Beneficial Effects of School-based Mindfulness Training On Impulsivity in Healthy Adolescents: Results From a Pilot Randomized Controlled Trial

UMMS Affiliation

Department of Quantitative Health Sciences, Division of Preventive and Behavioral Medicine; UMass Worcester Prevention Research Center

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Document Type



Alternative and Complementary Medicine | Behavioral Medicine | Community Health and Preventive Medicine | Movement and Mind-Body Therapies | Preventive Medicine | Public Health Education and Promotion


BACKGROUND: Since impulsivity is associated with unhealthy behaviors in adolescents, interventions targeting impulsivity could positively affect such behaviors. Whether integrating mindfulness training (MT) into standard school-based health education could improve impulsivity is unknown.

PURPOSE: To obtain preliminary estimates of effect of MT integrated in standard high school health education on impulsivity.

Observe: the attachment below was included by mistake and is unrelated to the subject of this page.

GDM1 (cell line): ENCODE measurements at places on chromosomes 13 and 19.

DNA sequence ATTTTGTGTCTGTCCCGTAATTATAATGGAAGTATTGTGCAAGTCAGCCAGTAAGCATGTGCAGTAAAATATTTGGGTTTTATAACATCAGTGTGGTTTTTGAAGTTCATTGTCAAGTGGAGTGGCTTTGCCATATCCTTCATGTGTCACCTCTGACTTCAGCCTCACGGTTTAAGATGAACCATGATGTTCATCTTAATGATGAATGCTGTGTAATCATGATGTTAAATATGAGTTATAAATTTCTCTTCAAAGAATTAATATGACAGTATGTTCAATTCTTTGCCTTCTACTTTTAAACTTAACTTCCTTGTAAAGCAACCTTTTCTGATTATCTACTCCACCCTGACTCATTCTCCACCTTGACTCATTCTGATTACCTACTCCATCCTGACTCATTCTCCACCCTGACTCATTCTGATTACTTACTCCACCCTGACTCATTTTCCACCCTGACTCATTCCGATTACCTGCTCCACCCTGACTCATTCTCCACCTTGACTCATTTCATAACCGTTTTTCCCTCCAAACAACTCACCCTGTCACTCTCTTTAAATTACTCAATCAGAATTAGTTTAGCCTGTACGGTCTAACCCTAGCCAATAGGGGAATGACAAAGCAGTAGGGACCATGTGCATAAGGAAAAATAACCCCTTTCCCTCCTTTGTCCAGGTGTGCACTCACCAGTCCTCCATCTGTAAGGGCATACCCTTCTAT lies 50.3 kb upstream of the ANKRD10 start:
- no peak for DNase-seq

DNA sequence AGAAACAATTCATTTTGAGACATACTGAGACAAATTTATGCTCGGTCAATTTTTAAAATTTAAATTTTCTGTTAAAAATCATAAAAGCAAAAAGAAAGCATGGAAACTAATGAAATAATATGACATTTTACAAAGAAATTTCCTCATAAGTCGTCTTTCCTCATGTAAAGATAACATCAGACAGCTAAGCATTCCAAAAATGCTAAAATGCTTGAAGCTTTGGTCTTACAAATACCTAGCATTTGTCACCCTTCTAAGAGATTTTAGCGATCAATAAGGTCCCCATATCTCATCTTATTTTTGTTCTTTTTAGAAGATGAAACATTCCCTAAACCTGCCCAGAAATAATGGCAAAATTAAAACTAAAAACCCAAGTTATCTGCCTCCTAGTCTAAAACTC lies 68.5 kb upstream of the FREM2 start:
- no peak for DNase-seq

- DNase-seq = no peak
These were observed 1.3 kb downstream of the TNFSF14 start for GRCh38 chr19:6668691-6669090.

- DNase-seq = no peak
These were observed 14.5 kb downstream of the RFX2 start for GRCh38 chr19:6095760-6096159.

METHODS: Two high schools in Massachusetts were randomized to school-based health education plus MT (HE-MT) or to health education plus attention control (HE-AC). The outcome was change in impulsivity at end of treatment (EOT) and 6 months after EOT.

RESULTS: Students (n = 53; 30 HE-MT, 23 HE-AC) were on average 14.5years old and 40% belonged to ethnic minorities. Compared to the control condition, HE-MT had significant effects on impulsivity at EOT (beta=-9.7; SE=3.8, p=0.01), while smaller, non-significant differences were seen 6 months after EOT.

CONCLUSION: This rigorous pilot study suggests that MT could have a beneficial effect on impulsivity in adolescents. Improvements in impulsivity could have important implications should future larger studies show that such improvements result in healthier behaviors.


Adolescents, Health education, Impulsivity, Mindfulness training, School-based programs

DOI of Published Version



Explore (NY). 2019 Mar - Apr;15(2):160-164. doi: 10.1016/j.explore.2018.07.003. Epub 2018 Aug 22. Link to article on publisher's site

Journal/Book/Conference Title

Explore (New York, N.Y.)

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Link to Article in PubMed

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